From: Danny Howard
Subject: Re: [tuna] recall thoughts, anyone?
>I signed the anti-recall petition around the same time that the recall
>petition was getting press. I’m certainly voting against the recall,
>because I think this is the biggest sham, and frankly I don’t know
>much about Gray Davis. Unless there is blood in the streets, people
>can stick with the damn candidate they voted for until the term is
Well, you see, and I was out of the country for much of this, so I never got to not vote for Gray Davis, but the reason Gray Davis got elected is because he smeared the moderate Republican in the GOP primary, who had been leading in the poles until Davis pointed out that that anti-Christ wasn’t solidly pro-life.
So, instead of running against a the charismatic, moderate, and popular Republican mayor of Los Angeles, Davis ran against and just barely defeated his hand-picked opponent: a right-wing ogre.
You claim that Californians should stick with whom they voted, but very few Californians bothered to vote either for Davis or his opponent, because few Californians really wanted either one in office. Very few people in California have ever voted for Davis. Maybe a show of hands on how tuna fish voted in the last gubernatorial?
I, for one, did not vote, because I was in France, drinking wine and trying to explain George Bush to people, but I would have voted for Camejo. Davis is a smarmy freak who survives by his adept political manuevering and otherwise does whatever it is that his money sources tell him to do.
>Right below my vote against the recall will be a vote for Arnold.
I’ll be voting absentee. I never wanted Davis in there and I think his claim on the office is somewhat dubious. I am heartened that Bustamonte is leading Ahnold in the polls, so I may just skip the recall question and Cruz straight to my preferred alternative.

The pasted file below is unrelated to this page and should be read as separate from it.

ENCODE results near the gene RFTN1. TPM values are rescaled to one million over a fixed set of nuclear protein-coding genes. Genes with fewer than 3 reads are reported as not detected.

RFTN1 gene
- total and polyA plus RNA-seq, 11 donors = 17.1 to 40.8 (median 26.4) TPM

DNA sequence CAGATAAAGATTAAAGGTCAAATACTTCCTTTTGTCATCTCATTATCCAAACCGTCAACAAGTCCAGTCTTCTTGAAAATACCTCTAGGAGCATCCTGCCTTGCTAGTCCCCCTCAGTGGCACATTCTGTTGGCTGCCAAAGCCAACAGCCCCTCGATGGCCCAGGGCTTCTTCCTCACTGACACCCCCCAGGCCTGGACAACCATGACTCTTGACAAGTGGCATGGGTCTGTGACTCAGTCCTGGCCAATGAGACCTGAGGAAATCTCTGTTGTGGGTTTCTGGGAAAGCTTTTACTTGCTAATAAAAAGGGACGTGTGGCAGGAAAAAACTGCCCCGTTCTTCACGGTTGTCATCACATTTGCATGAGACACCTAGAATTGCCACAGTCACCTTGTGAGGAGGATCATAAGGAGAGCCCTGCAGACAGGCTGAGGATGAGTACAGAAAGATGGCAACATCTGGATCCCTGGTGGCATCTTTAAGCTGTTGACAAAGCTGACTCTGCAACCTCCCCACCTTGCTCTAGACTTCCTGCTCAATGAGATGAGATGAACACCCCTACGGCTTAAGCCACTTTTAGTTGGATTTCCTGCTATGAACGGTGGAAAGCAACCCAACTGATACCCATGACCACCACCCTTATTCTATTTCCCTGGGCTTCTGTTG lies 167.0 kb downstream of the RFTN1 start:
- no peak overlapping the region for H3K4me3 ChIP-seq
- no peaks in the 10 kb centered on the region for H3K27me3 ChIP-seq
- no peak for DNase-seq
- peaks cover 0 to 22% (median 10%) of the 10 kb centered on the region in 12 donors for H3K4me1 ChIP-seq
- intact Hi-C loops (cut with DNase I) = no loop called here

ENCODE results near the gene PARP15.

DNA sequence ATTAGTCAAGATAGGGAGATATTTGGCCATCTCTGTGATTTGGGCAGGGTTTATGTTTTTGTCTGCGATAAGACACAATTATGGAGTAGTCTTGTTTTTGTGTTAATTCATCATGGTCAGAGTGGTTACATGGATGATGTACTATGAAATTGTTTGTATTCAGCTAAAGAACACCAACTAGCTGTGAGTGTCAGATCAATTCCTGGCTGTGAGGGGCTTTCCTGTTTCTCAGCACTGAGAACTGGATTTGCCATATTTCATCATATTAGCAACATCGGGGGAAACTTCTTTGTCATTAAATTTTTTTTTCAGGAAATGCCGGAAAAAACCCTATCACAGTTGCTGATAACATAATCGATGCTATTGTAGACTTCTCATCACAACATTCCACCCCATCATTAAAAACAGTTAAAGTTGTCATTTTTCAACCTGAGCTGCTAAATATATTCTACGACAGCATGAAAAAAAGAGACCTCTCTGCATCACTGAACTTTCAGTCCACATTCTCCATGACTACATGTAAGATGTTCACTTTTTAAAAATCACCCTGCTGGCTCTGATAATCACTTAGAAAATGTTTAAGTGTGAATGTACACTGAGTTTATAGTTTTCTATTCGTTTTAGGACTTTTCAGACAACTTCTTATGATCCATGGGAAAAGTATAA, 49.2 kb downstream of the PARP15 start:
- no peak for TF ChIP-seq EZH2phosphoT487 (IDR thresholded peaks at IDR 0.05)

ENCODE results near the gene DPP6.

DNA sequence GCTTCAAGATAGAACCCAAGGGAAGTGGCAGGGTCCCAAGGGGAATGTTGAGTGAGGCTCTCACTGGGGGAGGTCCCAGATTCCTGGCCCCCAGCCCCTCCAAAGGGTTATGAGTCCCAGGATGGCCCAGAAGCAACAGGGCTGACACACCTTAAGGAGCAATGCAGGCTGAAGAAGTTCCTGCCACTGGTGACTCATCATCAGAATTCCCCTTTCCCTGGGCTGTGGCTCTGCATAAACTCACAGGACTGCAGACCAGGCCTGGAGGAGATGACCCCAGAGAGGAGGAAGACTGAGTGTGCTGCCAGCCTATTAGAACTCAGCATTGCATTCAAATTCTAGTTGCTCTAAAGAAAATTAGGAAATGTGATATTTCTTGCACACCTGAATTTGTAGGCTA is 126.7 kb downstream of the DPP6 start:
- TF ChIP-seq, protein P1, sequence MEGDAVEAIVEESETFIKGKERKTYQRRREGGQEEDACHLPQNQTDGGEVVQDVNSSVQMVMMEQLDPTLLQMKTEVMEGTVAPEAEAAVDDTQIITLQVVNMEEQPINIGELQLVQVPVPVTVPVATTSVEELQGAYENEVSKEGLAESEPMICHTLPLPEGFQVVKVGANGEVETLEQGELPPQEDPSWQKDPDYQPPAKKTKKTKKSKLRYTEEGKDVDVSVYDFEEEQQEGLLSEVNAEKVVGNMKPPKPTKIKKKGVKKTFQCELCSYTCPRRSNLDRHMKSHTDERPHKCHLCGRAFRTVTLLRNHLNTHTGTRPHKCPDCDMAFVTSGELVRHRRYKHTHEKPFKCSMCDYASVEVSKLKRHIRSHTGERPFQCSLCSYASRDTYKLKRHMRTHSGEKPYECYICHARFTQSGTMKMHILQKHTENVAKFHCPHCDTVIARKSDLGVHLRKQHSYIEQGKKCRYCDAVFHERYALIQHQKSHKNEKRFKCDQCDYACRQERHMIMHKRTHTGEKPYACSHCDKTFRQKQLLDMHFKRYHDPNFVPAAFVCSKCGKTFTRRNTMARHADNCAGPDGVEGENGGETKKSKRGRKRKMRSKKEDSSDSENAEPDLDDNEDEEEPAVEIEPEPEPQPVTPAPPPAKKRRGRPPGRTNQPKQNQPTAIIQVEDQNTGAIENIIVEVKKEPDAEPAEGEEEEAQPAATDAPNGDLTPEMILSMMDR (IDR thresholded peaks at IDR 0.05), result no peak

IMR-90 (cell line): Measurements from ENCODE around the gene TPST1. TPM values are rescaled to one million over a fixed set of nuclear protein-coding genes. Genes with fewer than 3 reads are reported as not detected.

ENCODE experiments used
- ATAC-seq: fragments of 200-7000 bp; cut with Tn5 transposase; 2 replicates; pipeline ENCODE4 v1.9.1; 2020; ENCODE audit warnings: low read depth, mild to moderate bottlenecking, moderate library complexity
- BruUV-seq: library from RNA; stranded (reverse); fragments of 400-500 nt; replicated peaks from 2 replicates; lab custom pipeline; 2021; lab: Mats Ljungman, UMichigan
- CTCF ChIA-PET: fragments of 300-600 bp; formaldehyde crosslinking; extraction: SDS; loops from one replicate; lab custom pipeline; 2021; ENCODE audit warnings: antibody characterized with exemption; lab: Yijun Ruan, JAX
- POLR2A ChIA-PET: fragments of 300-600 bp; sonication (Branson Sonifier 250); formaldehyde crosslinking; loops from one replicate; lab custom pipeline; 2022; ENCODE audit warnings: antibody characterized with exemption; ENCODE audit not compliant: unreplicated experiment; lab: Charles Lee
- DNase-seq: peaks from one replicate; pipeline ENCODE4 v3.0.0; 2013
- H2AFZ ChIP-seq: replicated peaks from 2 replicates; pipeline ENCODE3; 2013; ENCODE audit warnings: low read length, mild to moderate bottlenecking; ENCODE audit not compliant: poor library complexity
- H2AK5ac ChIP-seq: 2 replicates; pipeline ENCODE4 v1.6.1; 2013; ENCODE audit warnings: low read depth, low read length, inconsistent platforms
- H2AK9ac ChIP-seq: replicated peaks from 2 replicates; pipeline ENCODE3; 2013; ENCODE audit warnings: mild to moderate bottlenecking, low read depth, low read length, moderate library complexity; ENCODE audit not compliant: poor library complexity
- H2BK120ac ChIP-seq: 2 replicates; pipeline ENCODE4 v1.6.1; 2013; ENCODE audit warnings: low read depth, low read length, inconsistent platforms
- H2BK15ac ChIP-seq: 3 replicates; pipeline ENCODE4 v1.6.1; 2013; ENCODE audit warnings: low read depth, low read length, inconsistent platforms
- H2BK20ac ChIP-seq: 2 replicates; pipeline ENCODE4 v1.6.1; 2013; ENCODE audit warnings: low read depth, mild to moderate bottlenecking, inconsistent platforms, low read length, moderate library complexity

So, I’m going to recommend an article published on Salon.com, because not only did it cause me to laugh out loud, but because it also scored a place for John Kerry in my fortunes file:
The swagger of a president saying ‘Bring ’em on’ will never bring peace. Pride is no substitute for protecting our young men and women in uniform. Half the names on the Vietnam Memorial are there because of pride — because of a president who refused to admit he was wrong.
I heard George’s “bring ’em on” on the radio and it made me cringe, and hope that they were somehow targetting that for American consumption and that such dumb sentiment wouldn’t make its way into the Arab press, and into the minds of radicals looking for some hair-brained reason to “bring it on.”
Anyway, the laugh-out-loud funny comes from Al Franken. You can read the article at http://www.salon.com/opinion/feature/2003/09/03/franken_dean/.
In other groovy news, a recruiter is presenting me today for a local university job that I think I’m a good fit for. With any luck, September will make up for August, karmically.
At any rate, I was thinking this morning that for D. Howard, Howard Dean is an obvious choice.